NCAA Case Summary includes revealing interview transcripts

If you were to stop by The Herald-Times office (you’re all invited; Sonic just opened two doors down and we can get a half-priced drink until 4) you’d find me surrounded by large stacks of paper and over-stuffed binders. It seems like reading through letters of allegation and responses and phone records has been more central to my work recently than that pesky little game called basketball.

Today, Indiana made public a document that is, by comparison, brief and fairly readable. The Case Summary is the final document put together by the NCAA Enforcement Staff before a school accused of wrong doing appears before the NCAA Committee on Infractions. Indiana has its date with the the COI a week from Friday in Seattle.

Perhaps the best way to describe the Case Summary is as a synthesis of the letter of allegations — which listed the charges levied by the enforcement staff — and the responses to those charges by the parties involved (in this case, that includes IU, Kelvin Sampson, Rob Senderoff and Jeff Meyer.) The Case Summary points out any remaining questions and highlights the discrepancies in the various written responses, phone records and interview transcripts.

It is the transcripts — previously unreleased — that are the most revealing part of this story.

As you probably remember, the NCAA based much of its case on interviews with players who had been recruited by Kelvin Sampson and his staff. In turn, Sampson questioned the validity of the testimony of those players and their ability to remember conversations that took place months earlier. Though assistant coach Rob Senderoff has not released his response to the NCAA publicly, it appears as though he, too, questions the testimony of some of the players who recalled being on phone calls in which both Sampson and Senderoff spoke, which violated the sanctions the staff was operating under.

Well, there’s a few pages of testimony from those athletes. They recall specific details of the conversation — Demetri McCamey remembers talking to Sampson about cooking greens — and say that they are sure that both coaches spoke on the line at the same time. Here’s a brief excerpt of what DeJuan Blair told the NCAA:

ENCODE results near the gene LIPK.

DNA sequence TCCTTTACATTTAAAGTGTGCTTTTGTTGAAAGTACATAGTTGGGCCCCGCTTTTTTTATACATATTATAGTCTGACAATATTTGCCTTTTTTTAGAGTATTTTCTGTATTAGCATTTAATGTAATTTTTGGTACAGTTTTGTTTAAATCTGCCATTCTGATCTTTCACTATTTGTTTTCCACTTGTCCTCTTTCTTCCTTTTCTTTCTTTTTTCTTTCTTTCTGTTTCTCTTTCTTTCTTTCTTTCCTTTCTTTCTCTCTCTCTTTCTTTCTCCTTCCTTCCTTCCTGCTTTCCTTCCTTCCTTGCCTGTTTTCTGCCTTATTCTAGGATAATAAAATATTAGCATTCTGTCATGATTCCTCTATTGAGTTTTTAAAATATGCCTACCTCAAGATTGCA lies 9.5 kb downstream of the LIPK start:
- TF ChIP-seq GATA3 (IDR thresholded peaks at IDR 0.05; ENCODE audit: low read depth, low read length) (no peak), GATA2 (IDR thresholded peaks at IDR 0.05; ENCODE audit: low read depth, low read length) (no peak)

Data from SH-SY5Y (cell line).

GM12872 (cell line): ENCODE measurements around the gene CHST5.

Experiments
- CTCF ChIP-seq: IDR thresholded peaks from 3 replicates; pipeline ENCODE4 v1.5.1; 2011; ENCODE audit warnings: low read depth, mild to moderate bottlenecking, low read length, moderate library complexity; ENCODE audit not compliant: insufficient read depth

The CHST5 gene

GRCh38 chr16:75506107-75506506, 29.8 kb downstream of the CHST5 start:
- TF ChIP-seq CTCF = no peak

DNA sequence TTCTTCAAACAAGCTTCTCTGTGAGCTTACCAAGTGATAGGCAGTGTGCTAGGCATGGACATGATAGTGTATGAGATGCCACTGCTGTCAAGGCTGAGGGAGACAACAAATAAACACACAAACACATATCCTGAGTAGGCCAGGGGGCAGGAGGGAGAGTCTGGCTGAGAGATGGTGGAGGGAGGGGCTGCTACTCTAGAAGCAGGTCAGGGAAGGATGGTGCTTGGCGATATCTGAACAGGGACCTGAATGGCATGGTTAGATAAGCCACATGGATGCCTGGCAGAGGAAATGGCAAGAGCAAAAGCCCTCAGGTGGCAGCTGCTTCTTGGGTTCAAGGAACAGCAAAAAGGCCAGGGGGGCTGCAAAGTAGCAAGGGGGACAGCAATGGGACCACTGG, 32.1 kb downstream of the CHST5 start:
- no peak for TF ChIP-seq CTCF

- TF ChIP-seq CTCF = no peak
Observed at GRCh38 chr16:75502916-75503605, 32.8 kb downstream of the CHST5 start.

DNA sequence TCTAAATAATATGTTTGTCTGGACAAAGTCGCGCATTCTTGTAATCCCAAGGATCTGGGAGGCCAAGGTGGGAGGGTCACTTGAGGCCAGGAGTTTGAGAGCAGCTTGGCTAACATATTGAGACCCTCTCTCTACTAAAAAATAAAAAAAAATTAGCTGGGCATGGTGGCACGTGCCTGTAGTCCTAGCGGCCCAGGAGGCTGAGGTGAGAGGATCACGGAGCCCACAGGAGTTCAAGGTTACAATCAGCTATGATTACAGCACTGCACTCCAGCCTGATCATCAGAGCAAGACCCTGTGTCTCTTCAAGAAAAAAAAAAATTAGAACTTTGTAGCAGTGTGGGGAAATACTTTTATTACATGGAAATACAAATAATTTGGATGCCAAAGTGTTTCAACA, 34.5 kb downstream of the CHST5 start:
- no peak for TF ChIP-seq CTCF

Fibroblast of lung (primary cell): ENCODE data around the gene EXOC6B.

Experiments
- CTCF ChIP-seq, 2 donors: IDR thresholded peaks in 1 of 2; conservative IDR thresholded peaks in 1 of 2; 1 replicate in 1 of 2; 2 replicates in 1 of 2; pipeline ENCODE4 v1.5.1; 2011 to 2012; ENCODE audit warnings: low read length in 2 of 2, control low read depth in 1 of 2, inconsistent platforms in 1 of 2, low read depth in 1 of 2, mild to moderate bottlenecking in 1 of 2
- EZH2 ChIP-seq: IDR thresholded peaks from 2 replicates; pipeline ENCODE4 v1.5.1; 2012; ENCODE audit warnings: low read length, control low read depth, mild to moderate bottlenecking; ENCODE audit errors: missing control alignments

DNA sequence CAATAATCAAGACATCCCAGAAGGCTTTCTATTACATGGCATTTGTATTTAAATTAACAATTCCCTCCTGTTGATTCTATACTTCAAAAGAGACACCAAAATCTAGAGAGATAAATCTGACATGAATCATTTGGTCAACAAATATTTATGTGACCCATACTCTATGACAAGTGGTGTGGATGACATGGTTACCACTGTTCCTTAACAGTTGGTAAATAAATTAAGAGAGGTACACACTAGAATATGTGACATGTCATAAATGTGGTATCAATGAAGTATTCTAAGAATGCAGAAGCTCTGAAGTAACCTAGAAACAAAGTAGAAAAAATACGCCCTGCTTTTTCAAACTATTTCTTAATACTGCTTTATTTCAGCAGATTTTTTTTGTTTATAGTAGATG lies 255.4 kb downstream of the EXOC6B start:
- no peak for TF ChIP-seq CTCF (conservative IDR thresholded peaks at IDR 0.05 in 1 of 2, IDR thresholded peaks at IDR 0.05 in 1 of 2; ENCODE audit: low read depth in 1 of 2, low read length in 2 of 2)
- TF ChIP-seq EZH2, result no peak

Q: So we wanna be really clear on this on the calls that you say all three of you were on the phone at the same time having an actual three-way conversation. Estimate again for me how many times you think that happened?
Blair: Five or six.
Q: And how certain are you that that actually happened, that all three of you were actually on the phone at the same time?
Blair: 100 percent.

Perhaps the most damning interview included in the report is the one between the NCAA and Jerry Green, the former Director of Basketball Operations:

Q: Now, it’s, uh, Indiana University has reported a, a number of phone calls, uh, that, uh, they believe have violated the Committee on Infractions’ sanctions that were in place. I guess the, the, the question I, I have to ask you, uh, as being sort of overseeing the compliance of that, in your mind, how, how could that have happened?

Green: In my opinion, I don’t, I don’t, I, I see absolutely, uh, no way, uh, that, that that could’ve been an accident, that they, it had to have been done purposefully because there was too much information that was given to the coaching staff, uh, in my opinion, to keep them from making a major mistake. That they were informed, maybe not the first day, maybe not the first month, but after it got going, everybody, in my opinion, knew the process, what we needed to do and I, I don’t see any way possible that it could have happened, uh, legally . . .

We’ll have more on this later, including interesting testimony from Sampson on his practice of checking or not checking his caller ID.